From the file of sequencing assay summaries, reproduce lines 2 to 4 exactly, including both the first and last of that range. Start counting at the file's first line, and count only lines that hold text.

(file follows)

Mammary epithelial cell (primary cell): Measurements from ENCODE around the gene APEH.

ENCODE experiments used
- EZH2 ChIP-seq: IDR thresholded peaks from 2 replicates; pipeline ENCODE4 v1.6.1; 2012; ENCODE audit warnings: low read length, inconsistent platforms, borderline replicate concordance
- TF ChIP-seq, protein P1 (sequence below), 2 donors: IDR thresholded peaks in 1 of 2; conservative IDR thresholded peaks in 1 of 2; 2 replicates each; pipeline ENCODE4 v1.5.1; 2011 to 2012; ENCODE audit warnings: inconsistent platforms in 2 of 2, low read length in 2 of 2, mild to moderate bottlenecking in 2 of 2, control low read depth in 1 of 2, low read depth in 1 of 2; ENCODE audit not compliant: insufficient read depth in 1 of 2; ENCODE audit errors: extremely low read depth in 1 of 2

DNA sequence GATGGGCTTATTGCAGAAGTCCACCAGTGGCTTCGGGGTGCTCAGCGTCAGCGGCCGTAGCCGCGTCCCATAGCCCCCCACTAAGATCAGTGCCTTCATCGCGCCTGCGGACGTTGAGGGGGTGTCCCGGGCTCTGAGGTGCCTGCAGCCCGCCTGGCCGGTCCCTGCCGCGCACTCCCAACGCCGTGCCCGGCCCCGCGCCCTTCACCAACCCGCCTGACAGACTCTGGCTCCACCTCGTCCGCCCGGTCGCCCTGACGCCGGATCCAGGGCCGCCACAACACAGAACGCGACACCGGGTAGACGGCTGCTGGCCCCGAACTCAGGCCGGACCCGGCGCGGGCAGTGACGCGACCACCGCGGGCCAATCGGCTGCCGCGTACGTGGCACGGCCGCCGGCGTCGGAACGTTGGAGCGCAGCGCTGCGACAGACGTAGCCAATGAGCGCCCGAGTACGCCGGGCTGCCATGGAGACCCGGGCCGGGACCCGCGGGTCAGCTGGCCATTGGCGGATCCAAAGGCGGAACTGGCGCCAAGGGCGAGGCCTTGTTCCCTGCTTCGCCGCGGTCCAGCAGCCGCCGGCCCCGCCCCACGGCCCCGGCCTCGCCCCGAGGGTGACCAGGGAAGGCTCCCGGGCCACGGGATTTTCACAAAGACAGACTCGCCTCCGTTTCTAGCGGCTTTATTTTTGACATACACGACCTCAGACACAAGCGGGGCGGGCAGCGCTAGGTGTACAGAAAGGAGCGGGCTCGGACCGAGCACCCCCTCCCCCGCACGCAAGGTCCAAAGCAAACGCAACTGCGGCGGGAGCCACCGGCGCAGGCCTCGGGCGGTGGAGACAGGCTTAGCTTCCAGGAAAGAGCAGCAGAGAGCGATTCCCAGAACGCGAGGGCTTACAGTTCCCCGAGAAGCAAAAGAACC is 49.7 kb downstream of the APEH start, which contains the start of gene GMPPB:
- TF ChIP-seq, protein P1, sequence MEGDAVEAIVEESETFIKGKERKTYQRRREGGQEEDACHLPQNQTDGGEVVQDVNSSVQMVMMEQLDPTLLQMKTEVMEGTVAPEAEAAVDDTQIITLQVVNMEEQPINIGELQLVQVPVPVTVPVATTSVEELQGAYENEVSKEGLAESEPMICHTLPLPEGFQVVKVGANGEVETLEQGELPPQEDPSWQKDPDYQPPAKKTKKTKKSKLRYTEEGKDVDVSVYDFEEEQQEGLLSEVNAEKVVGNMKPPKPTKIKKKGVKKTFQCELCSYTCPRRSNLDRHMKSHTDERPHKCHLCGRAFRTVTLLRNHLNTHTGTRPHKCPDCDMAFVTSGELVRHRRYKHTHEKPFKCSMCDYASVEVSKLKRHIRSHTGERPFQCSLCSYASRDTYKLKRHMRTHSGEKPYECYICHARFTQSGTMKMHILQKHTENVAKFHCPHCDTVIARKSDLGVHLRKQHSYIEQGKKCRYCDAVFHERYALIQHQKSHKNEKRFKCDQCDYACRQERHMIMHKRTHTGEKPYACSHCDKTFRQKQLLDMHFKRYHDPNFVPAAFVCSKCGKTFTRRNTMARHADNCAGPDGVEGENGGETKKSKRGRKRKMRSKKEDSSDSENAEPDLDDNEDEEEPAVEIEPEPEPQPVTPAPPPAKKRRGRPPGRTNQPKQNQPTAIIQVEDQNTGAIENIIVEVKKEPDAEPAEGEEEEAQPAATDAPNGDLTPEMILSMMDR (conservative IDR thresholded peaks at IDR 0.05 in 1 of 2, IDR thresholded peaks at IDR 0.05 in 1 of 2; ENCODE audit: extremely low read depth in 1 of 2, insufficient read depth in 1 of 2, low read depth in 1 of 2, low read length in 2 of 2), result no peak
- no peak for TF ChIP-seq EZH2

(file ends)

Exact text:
ENCODE experiments used
- EZH2 ChIP-seq: IDR thresholded peaks from 2 replicates; pipeline ENCODE4 v1.6.1; 2012; ENCODE audit warnings: low read length, inconsistent platforms, borderline replicate concordance
- TF ChIP-seq, protein P1 (sequence below), 2 donors: IDR thresholded peaks in 1 of 2; conservative IDR thresholded peaks in 1 of 2; 2 replicates each; pipeline ENCODE4 v1.5.1; 2011 to 2012; ENCODE audit warnings: inconsistent platforms in 2 of 2, low read length in 2 of 2, mild to moderate bottlenecking in 2 of 2, control low read depth in 1 of 2, low read depth in 1 of 2; ENCODE audit not compliant: insufficient read depth in 1 of 2; ENCODE audit errors: extremely low read depth in 1 of 2